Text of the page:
Brazil Exchange:  Not our “Poor Brethren to the South”

Brazilian Federal Prosecutors

For anyone who knows me, reading this title you are probably thinking “what the H.E-double hockey sticks…your husband is from Brazil!”

Yes, but historically US State Department programs, such is this one coordinated locally through World Chicago, and in particular one’s from Partners of the Americas, (which focuses on exchanges just in this hemisphere), have been positioned as a hierarchy, with the US owning “the right way” and teaching those in other countries how to do it right.

Indeed this ‘bias’ was embedded in the stated objectives for the program: “Enable participants to understand processes…” “Expose Brazilian prosecutors to U.S. judicial proceedings…”


So it wasn’t until dinner was winding down and we transitioned to dessert that it actually registered with me that we had really important people in our house.

Brazilian VIP’s for Dinner

Our guests from Brazil were in Chicago as part of a “Transnational Crime and Anti-corruption Leadership Program.” I knew from their bios they were all federal prosecutors investigating corruption in Brazil. We had been in Brazil on the night of the vote to impeach then President Dilma.

Some made Dilma the villain, some the scapegoat, in a corruption/bribery scandal involving top government and business officials and involving over $20 billion dollars. I was excited for this personal audience to get a full, behind-the-scenes scoop on what was really happening.

Dilma em coletiva

I was not disappointed. One guest, Neide, had personally negotiated recovery of over $2B in plea bargain deals. Nivio, another, was the highest ranking of the aforementioned “important people.” He was THE deputy prosecutor for the largest of only five judicial regions for the entire country of Brazil. That’s huge.

Neide had coordinated a national cybercrime advocacy group for the Federal Prosecutor Service in Brazil. She thought it interesting when she found out that prosecutors in New York faced similar problems. She exchanged cards with someone from the department in Washington, DC that works on requests for international cooperation related to cybercrime, for follow up.

In Chicago, she met with Steve Berlin, head of the Chicago Ethics office, and was impressed that all city employees, “from the garbage collector to department heads” must undergo annual training. “I was one of those employees!” I told her, citing my days at O’Hare with the Chicago Department of Aviation. (And I probably shared, with a tinge of sarcasm, the fact that it was one Alderman doing stupid stuff that spawned the ethics ordinance requiring training for all 13,767 City of Chicago employees.)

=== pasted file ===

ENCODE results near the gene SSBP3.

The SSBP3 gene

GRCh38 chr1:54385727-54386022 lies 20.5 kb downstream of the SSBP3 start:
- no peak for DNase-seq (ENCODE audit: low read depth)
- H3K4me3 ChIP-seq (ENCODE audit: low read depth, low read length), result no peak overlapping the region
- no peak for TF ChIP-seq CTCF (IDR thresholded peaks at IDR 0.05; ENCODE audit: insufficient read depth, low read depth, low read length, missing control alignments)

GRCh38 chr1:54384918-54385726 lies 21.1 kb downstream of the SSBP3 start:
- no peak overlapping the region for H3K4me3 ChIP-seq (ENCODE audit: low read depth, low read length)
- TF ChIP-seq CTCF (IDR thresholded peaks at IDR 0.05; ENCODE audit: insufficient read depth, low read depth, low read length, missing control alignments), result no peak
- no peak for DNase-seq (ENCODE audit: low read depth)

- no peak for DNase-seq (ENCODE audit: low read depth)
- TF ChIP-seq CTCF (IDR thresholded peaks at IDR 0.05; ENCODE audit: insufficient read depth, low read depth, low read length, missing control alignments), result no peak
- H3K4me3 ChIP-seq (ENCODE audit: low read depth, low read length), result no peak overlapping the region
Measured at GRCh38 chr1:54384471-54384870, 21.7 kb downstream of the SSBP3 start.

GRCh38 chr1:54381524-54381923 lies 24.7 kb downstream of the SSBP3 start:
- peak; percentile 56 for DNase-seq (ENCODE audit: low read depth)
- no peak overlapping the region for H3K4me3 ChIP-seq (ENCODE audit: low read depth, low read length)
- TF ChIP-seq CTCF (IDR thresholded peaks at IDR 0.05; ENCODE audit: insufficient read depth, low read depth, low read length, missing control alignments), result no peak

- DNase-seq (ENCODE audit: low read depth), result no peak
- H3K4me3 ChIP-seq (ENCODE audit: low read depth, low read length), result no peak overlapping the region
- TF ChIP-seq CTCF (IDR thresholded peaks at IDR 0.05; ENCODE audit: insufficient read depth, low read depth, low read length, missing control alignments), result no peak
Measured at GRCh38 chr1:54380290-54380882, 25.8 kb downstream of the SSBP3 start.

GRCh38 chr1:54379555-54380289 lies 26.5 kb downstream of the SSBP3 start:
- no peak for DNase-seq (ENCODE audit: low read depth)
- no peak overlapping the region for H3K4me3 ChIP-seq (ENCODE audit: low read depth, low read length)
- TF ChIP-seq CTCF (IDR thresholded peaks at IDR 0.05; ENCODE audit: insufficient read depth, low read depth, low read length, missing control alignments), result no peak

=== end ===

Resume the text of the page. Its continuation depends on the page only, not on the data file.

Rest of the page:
“In my walks, every man I meet is my superior in some way, and in that I learn from him” – Emerson

I’d like to blame my lack of understanding on a language barrier.  We had been communicating in Portuguese all evening. But I knew it was something else. It was that I was accepting the knowledge that each one brought without context…without affording full respect and recognition to the bearer of that knowledge.

When my husband and I “debriefed” after dinner, we both realized how we had underestimated the caliber of the group. Perhaps we would have benefited by watching Guilherme, the youngest of the group and the newest to the profession of Brazilian Federal Prosecutors: he drank little and was very deferential to his “superiors,” as he clearly realized this was an opportunity to make a good impression.

That said, I’m glad we listened, asked questions, had lively conversations, and fully enjoyed, welcomed and honored the guests in our home.

A Good Time and Chocolate Chip Cookies

Our goal is always to be gracious hosts and show guests a good time.  We embrace meeting people from around the globe, to hear their stories and encourage their good work and ambitions to do good in the world. We get snippets of information about each guest ahead of time—their country of origin, a paragraph about their education and professional roles.

But what you read on paper can never match who they are in real life.

And always, always I include chocolate chip cookies, to me the zenith of a delicious, typically USAmerican Food (that’s my evangelizing!)

I knew I was successful when the brilliant and successful prosecutor Neide closed her description of the value of her trip to the US with this:

“And I loved the homemade cookies!!”*

Chocolate Chip Cookies

*Double exclamation points from the original quote.


One thought on “Brazil Exchange:  Not our “Poor Brethren to the South”

  1. Wow, an evening of Portuguese legalese! Definitely a linguistically taxing evening for a second language speaker! Glad you figured out, even belatedly, who your guests really were! Thanks for sharing–and providing a gentle warning for future US-American hosts about adequately prepping for their guests!

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